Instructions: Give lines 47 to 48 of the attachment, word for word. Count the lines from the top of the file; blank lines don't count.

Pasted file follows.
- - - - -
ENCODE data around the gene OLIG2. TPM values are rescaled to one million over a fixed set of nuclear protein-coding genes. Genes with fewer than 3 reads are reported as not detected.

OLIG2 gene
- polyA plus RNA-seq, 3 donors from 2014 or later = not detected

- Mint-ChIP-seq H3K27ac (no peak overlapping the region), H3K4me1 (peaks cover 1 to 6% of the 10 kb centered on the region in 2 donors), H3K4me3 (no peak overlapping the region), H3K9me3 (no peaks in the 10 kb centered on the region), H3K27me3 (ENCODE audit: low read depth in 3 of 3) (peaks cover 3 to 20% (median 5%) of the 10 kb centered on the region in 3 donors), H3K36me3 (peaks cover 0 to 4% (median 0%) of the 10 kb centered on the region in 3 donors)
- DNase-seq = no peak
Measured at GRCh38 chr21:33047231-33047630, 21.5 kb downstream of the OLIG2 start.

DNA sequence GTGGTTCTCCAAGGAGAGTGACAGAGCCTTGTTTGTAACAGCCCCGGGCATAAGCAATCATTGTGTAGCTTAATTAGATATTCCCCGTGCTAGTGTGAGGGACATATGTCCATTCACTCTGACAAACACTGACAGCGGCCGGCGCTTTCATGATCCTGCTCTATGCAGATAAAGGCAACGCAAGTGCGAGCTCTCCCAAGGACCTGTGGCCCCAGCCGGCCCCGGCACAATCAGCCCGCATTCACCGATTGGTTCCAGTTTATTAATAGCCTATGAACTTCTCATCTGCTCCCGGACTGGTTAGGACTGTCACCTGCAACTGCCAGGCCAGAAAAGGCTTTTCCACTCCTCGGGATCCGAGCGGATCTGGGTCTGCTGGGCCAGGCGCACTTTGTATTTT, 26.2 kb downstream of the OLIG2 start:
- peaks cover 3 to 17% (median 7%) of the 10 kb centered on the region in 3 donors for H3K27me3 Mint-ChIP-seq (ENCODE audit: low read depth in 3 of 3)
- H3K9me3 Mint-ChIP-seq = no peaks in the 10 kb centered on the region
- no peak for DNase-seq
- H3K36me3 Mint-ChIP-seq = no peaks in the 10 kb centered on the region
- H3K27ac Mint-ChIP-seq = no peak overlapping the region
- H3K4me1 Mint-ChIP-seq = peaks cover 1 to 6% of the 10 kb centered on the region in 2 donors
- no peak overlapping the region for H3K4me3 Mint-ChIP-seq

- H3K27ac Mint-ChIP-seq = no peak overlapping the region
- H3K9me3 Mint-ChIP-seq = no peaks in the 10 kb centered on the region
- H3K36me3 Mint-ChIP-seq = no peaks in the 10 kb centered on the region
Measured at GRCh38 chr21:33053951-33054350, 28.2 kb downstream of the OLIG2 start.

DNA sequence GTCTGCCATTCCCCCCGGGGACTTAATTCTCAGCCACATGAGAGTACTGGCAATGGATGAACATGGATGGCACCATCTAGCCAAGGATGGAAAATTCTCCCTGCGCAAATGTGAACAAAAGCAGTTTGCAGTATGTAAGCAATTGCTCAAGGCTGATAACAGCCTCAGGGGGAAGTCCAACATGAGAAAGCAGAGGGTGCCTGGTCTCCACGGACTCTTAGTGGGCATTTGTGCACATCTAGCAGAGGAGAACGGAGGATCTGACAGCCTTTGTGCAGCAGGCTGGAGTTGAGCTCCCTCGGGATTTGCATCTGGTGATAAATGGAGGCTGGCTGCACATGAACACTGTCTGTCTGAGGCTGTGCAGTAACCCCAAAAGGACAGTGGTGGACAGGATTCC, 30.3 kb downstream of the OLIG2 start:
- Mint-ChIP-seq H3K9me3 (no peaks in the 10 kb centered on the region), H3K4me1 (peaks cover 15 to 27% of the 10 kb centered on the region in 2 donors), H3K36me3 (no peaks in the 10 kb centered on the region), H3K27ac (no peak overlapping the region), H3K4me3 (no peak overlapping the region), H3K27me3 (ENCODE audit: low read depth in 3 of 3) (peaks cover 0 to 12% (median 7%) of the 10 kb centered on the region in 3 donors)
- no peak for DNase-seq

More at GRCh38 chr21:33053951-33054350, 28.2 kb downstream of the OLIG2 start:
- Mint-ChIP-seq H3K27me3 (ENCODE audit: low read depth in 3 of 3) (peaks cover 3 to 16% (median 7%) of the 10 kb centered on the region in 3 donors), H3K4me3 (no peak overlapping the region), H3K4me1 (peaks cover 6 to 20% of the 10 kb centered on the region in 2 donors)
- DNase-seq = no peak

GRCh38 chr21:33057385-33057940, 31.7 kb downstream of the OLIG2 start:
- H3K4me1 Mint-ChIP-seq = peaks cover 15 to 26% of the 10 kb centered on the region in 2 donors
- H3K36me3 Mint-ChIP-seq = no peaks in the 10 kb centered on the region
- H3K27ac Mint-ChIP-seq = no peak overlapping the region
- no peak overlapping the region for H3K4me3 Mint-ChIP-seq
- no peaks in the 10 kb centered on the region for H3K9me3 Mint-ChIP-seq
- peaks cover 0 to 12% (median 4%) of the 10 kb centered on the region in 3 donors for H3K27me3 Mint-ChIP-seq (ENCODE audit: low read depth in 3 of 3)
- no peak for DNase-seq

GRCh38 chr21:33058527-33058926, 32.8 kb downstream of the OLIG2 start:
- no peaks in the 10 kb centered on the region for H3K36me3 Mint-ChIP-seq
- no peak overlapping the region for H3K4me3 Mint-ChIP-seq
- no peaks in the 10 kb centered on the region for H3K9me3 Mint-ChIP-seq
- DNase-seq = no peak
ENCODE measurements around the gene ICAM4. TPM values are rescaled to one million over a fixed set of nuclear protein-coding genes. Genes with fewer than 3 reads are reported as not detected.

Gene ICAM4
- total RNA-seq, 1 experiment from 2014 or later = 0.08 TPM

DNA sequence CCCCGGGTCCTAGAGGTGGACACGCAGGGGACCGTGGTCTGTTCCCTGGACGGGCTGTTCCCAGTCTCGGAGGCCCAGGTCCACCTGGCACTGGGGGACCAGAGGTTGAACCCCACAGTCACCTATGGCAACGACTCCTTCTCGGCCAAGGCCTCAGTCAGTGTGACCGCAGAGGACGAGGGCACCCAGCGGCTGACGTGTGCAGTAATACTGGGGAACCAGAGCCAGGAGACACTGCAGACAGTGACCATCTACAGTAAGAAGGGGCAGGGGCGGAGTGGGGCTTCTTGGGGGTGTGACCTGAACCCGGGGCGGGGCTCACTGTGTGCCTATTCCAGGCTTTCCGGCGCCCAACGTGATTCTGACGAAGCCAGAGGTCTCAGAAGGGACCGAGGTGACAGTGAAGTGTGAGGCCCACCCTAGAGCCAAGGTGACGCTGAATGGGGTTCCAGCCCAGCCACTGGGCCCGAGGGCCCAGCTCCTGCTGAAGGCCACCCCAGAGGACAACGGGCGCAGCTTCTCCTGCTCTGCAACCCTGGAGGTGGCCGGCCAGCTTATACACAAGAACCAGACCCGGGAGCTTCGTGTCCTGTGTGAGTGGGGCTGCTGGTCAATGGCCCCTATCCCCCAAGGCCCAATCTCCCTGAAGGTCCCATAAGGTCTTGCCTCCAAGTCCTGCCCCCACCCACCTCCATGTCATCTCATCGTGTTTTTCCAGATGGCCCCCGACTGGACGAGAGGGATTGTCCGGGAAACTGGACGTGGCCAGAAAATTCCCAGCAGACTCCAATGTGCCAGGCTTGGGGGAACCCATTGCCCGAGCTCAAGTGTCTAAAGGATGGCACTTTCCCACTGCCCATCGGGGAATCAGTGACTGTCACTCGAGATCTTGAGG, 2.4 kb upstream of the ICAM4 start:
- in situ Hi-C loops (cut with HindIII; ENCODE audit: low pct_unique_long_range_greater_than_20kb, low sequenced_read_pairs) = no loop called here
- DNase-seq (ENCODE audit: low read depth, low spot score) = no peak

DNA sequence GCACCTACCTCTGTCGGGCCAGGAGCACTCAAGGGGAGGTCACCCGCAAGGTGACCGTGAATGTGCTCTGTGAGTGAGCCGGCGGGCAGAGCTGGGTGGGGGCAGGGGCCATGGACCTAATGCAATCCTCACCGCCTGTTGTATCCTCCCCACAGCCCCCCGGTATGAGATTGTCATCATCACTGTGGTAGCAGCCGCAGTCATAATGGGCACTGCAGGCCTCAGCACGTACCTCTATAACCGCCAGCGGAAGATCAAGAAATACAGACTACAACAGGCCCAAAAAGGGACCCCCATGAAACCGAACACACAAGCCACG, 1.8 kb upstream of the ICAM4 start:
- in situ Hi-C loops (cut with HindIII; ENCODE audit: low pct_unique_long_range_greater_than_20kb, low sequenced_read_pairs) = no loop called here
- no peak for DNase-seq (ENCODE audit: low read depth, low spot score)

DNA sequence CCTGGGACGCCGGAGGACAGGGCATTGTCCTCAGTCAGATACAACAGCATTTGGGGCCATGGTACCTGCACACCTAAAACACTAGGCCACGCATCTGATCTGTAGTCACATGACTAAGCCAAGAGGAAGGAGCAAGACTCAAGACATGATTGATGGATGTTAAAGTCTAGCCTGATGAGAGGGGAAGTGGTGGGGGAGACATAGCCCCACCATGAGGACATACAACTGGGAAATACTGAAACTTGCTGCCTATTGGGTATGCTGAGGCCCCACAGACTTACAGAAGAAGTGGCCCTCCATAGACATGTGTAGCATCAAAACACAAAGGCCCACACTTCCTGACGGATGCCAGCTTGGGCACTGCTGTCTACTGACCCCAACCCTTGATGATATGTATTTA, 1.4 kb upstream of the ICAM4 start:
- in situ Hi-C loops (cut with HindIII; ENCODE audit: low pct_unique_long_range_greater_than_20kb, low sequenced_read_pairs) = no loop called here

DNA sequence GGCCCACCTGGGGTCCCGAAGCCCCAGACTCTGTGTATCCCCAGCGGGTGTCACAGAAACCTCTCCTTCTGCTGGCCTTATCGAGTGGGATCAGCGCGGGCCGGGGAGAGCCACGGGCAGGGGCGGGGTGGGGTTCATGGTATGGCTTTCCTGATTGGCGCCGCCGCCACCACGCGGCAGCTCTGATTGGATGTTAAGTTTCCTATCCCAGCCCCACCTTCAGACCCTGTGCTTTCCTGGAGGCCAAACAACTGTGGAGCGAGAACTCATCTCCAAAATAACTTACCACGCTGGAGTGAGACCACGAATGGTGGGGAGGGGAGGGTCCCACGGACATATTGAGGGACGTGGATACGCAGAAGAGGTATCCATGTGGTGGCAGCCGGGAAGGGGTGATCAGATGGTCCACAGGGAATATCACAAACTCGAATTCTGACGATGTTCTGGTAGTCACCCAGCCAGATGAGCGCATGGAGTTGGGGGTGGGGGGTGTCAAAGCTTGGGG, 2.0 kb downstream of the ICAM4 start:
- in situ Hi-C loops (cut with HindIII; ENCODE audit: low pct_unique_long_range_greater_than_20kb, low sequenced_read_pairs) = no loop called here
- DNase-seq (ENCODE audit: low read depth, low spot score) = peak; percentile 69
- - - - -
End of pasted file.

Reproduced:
DNA sequence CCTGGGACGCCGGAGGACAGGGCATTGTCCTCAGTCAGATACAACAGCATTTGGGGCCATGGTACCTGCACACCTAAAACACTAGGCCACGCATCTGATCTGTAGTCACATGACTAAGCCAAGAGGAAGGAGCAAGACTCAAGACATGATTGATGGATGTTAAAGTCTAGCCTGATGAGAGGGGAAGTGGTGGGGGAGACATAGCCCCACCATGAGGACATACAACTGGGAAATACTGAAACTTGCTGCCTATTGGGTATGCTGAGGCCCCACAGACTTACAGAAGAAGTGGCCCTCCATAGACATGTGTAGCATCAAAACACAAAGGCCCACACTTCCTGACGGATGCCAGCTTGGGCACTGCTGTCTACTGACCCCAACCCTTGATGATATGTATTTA, 1.4 kb upstream of the ICAM4 start:
- in situ Hi-C loops (cut with HindIII; ENCODE audit: low pct_unique_long_range_greater_than_20kb, low sequenced_read_pairs) = no loop called here